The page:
A mobile home park isn’t just a place where people live. It’s a community. And it takes more than one person and one home to make up a community.
Do you know what the ideal mobile home community looks like? A good mobile home community involves people who are connected with the same goal of seeing the area thrive. And this means the members of the community are prepared to help each other in the event of a disaster. They’re watching out for their fellow neighbors, in both the good times and the bad.
The community is not only in tune to the legitimate needs of their neighbor but also ready to celebrate the good achievements and victories of the community.
Helping a neighbor in need
Fred Rogers, famous for his television show “Mr. Rogers Neighborhood,” once shared how, when a little boy, he’d see scary things on the news and his mother would tell him to look for the helpers.
“You will always find people helping,” his mother said to him.
So today we’re pausing to look at a mobile home park neighbor in need. This story made it in the news, let’s see if we can identify the helpers, while learning something from the park’s story.
Meet Charity White
There’s always something to be learned from another mobile home park. We hope you’ll find some helpful takeaways from this story.
In Easton, Massachusettes, a mobile home park resident lost her home to a blazing fire. Her name is Dawbin. The home is special to her mother Charity White — it’s the home where she raised her two children. At the time of the fire, White’s daughter was living in the trailer. White had moved in with her husband Scott sometime before that. She and Scott were wed last year.
Who is Charity White
Before we continue through the story, we thought it important to share a bit more background on the hurting mobile home resident and her family.
In her mobile home park, White is known among fellow residents as a driven activist who cares deeply about her mobile home community. She’s no park manager. She’s “just” a resident who cares. The park is her home. It’s her children’s home. And it’s her neighbors’ home.
When the park residents found themselves under risk of losing their home, White knew she needed to act.
The park’s owner made it known that the park’s existence was coming to an end. This meant 100 residents would be required to move and build their lives anew.
White worked with her fellow park residents to hire an attorney and fight back.
After a long and hard battle, the residents won. The park celebrated the success.
A fire and a community
Now flash forward to January 2019. On the first day of the year, disaster strikes the home of White’s daughter, Garnet Dawbin. Dawbin is expecting her first child this year.
She and her boyfriend were up late that night and the smoke alarm was disabled as they cooked up a late night meal. After staying up for the ball drop, the two drifted off to sleep.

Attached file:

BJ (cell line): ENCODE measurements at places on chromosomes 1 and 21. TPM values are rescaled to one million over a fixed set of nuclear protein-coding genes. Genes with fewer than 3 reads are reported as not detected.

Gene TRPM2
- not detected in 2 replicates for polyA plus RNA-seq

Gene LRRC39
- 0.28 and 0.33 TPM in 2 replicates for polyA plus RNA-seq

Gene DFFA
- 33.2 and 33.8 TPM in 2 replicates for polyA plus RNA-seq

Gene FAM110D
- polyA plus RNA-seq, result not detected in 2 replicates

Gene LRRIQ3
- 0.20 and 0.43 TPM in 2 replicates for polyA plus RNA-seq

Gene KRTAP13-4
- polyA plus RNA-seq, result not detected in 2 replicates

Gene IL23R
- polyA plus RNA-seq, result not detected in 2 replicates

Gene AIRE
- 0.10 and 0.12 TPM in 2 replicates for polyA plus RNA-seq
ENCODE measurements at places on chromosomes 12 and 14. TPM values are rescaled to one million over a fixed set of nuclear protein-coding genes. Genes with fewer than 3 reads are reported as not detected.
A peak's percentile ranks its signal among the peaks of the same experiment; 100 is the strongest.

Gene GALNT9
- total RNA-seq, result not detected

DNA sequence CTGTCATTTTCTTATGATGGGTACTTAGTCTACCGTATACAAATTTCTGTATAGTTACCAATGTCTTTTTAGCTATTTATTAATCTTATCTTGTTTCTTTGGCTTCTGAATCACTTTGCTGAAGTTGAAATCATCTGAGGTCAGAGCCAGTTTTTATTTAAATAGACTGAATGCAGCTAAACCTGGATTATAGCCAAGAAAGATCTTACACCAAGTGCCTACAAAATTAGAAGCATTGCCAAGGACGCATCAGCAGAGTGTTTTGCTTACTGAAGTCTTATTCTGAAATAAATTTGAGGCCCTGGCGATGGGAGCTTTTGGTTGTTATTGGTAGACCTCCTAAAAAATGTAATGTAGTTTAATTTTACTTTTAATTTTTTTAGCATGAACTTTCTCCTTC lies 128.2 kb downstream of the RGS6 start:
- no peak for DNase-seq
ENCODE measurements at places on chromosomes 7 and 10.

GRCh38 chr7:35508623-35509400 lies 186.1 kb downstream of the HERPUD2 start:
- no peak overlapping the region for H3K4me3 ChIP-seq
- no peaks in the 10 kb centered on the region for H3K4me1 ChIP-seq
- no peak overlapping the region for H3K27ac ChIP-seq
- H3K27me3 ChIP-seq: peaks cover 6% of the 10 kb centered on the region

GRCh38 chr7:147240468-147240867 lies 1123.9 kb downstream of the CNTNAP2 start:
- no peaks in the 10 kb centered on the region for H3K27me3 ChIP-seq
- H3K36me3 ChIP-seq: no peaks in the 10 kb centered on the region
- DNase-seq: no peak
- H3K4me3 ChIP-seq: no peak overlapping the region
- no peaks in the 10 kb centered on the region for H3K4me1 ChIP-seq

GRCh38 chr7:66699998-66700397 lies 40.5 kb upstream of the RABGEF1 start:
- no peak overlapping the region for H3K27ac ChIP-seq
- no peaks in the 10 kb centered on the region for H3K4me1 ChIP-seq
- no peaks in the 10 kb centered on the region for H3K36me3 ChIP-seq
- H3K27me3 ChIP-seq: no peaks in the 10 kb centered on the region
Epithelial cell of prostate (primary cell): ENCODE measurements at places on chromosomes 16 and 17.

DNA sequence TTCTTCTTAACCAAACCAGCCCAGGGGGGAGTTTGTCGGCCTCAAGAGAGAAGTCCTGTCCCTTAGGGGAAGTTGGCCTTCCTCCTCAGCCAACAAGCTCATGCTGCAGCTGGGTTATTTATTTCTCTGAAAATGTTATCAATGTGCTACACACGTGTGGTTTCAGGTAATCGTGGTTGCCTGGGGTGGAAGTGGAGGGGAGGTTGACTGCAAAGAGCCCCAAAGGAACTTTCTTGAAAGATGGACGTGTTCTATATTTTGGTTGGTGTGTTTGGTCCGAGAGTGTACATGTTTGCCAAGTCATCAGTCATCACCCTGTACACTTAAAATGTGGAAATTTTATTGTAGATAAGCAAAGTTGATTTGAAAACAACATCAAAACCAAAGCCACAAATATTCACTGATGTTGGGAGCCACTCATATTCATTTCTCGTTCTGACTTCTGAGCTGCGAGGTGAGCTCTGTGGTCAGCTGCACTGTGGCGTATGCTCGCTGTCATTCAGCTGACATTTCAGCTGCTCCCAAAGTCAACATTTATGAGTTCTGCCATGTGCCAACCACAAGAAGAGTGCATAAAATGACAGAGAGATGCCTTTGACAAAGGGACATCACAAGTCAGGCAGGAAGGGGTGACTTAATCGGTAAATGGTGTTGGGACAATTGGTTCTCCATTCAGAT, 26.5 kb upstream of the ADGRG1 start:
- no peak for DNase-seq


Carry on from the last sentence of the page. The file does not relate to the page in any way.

That’s when the fire hit. The home was not prepared for fire. But thankfully, the two woke up in time to make their escape from the fiery flames. Unfortunately, Dawbin lost all her earthly possessions and her home. The tragedy left her feeling destitute.
Friends and family, in and outside of the community sprang into action to help with clothes and other gifts as Dawbin begins her life anew.
In contrast to the rallying support of friends and family, the park’s owner did not jump at the opportunity to help. White said the management team did not bother except with a text to confirm that all affected by the fire were alive.
Of course, this did not sit well with White and other residents of the mobile home park. White says she wishes to help get her daughter set up with a new home — in a different mobile home park, White stresses. She wants her daughter to live in a park that’s under management that cares.
Helpers take the high road
In this story of real-life mobile home heroes, Charity White and her fellow community members are the heroes. Not the mobile home park management team — sadly, they weren’t the ones jumping in to help. So what can you, as a mobile home park owner or manager learn from this management’s failings?
For one, while we don’t know the reasons for management’s desire to shut down the park, we can hope that park owners would do all in the power to keep people in their homes. Maybe if the park owner needs to sell, they could look into handing the reigns to an accomplished park manager. This would ensure the park stays open and operating.
Additionally, even if a park manager does not click well with a resident, that manager is still responsible to see that his or residents are cared for. It’s not about whether or not you have a legal obligation. It’s about being a leader. Quality leadership looks to the needs of others. There’s always a way to show you care.
For another story on real-life mobile home heroes, read Hansel Rodriguez’ story.